The LoHud Yankees Blog

A New York Yankees blog by Chad Jennings and the staff of The Journal News

Postgame notes: “You want to turn boos into cheers”

Posted by: vmercogliano - Posted in Misc on Aug 11, 2013 Print This Post Print This Post | Email This Post Email This Post

Brett Gardner, Alex Rodriguez

That game had a little bit of everything, didn’t it?

Mariano Rivera blew a third consecutive save for the first time in his storied career, but his teammates picked him up with the long ball. Alex Rodriguez hit his first homer of the season in the second inning, Alfonso Soriano jacked one out for his 2,000th career hit in the fourth, and Brett Gardner provided the final blow in the ninth for a 5-4 walk-off win against the Detroit Tigers.

“Mo’s bailed us out quite a few times,” Gardner said after his second walk-off hit in three games. “It was big just to be able to get the win today. It doesn’t matter how it happened.”

The Yankees needed the win badly, that’s for sure. Gardner mentioned that he couldn’t remember the last time that they won a series, and it’s hard to blame him. You’d have to go all the way back to July 5-7, but they finally got back on the winning track against arguably the top team in the AL.

Their playoff hopes are still pretty far-fetched, but that shouldn’t diminish the value of one of the most exciting wins of the season.

“It’s a great win for us,” Joe Girardi said. “It’s extremely important because we had the lead, and we lost the lead. We’re going to be playing in our division a lot and we’re going to be playing a lot of good teams. We need to win games.”

Mariano Rivera, Victor Martinez• There’s a lot to talk about, but let’s start with perhaps the most surprising part about today. We’ve seen Rivera go through brief struggles occasionally in his career, but never before has he blown three saves in a row. While Girardi and Rivera’s teammates didn’t seemed the least bit concerned about the unprecedented skid, Rivera acknowledged that he has been having trouble with his location. He entered the game with a 4-2 lead, but gave up solo homers to Miguel Cabrera and Victor Martinez to tie the game. “It’s not surprising. You’re talking about professional hitters,” Rivera said. “At the same time, I’m not putting the ball where I want it.”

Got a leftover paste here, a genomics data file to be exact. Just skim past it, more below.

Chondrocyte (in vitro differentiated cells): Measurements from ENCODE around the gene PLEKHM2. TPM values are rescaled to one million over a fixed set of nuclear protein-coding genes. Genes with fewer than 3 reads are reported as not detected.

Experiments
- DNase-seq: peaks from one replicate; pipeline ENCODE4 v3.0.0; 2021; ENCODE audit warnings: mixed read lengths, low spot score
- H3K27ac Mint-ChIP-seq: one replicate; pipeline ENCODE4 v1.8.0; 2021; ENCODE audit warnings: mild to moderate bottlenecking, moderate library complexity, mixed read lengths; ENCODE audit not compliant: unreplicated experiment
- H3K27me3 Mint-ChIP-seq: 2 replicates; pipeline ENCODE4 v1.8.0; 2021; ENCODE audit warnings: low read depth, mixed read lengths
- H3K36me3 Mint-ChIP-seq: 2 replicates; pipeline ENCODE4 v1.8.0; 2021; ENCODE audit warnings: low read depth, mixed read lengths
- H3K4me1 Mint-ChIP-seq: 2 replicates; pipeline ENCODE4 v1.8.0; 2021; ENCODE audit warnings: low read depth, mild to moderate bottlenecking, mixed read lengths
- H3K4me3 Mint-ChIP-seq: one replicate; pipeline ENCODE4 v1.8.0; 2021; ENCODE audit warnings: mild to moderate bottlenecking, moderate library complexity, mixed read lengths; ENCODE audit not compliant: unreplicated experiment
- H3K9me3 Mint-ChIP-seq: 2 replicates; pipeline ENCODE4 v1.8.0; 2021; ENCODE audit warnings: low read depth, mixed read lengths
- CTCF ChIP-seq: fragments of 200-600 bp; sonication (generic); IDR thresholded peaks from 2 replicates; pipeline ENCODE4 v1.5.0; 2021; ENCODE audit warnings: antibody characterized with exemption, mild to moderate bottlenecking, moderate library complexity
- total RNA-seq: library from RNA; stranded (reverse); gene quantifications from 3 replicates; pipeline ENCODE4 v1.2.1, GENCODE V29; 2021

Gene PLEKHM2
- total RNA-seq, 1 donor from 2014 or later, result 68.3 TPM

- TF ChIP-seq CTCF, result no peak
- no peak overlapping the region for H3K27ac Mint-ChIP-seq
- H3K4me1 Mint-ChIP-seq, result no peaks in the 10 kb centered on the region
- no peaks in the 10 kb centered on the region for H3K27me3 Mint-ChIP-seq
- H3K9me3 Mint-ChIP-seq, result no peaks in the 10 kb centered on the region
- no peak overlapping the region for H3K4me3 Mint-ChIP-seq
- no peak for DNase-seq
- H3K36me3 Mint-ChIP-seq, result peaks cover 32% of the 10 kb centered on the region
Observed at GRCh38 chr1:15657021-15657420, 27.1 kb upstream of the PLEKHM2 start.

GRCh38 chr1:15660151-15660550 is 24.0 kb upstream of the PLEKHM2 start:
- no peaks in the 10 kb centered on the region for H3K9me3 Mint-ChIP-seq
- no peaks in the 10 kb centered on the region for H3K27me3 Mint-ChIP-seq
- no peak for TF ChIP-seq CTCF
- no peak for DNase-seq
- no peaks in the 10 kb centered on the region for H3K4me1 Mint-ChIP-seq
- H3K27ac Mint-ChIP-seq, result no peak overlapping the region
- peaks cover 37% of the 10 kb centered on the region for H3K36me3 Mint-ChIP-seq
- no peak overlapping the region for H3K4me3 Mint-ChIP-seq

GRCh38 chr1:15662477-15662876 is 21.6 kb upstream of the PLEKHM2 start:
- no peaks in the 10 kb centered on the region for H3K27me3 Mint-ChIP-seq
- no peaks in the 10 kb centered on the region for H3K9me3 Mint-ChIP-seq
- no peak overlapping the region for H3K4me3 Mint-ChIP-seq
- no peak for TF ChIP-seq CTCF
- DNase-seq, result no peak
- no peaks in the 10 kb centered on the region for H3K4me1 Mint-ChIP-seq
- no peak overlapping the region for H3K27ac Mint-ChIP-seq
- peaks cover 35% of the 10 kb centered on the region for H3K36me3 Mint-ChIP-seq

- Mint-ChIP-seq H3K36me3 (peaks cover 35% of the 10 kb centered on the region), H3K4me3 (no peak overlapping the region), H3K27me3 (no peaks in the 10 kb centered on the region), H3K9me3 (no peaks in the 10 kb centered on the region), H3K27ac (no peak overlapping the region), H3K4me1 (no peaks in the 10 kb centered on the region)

• A loss today would have been as deflating as they get, but Gardner hit an absolute bomb into the second deck in right field before we even had much time to process the blown the save. “He threw me a first-pitch changeup, down and away,” Gardner said. “It was pretty close, but it was a ball. And then he gave me a good fastball to hit.”

• Before Rivera’s rough ninth inning, David Robertson had allowed a solo homer to Brayan Pena in the eighth to cut the Yankees’ lead to 4-2, but Gardner made a potentially game-saving play in center field. Torii Hunter hit a deep fly ball with a runner on, but Gardner made the catch before colliding into the wall. He went down hard, but had the wherewithal to roll the ball to Soriano, who relayed it to the infield for an inning-ending double play. “It just completely knocked the breath out of me,” Gardner said. “I didn’t get hurt at all. I knew Sori was coming over to play it in case the ball came off the wall. I kind saw him as I was going down, so I just rolled the ball in. I ended up fooling (Austin Jackson) on the bases. It worked out perfect.”